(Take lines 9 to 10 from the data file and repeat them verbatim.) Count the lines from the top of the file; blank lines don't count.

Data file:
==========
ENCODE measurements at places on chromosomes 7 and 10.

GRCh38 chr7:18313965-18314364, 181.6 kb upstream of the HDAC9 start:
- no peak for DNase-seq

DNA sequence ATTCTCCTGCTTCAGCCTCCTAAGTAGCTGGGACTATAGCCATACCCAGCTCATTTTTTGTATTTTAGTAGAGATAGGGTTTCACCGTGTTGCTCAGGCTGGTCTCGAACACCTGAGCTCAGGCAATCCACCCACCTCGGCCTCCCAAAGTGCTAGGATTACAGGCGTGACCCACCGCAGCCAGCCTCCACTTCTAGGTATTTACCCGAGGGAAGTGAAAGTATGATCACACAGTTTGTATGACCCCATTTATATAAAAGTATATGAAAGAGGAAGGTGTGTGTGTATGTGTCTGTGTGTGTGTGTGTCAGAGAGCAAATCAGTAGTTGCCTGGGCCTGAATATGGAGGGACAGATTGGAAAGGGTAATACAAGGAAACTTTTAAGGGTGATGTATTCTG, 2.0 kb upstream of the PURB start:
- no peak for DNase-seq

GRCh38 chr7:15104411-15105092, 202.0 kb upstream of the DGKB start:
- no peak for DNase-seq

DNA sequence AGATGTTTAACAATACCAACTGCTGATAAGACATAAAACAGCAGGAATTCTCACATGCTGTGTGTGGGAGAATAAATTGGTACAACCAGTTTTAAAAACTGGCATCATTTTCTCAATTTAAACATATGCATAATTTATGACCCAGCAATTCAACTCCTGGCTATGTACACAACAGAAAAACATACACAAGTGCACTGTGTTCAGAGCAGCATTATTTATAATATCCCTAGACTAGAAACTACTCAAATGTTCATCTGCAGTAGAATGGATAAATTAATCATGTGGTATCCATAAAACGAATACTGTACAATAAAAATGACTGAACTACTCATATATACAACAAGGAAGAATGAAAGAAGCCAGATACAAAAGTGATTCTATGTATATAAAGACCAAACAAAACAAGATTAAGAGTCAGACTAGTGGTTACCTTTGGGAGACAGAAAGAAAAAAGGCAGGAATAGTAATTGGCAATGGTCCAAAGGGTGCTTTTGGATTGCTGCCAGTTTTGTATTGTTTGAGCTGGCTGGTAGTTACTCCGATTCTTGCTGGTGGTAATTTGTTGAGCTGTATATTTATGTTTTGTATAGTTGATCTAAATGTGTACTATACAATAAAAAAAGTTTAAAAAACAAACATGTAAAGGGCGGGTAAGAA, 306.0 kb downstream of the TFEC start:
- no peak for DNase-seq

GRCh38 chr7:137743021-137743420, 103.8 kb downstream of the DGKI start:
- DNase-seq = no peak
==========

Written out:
- no peak for DNase-seq

GRCh38 chr7:137743021-137743420, 103.8 kb downstream of the DGKI start: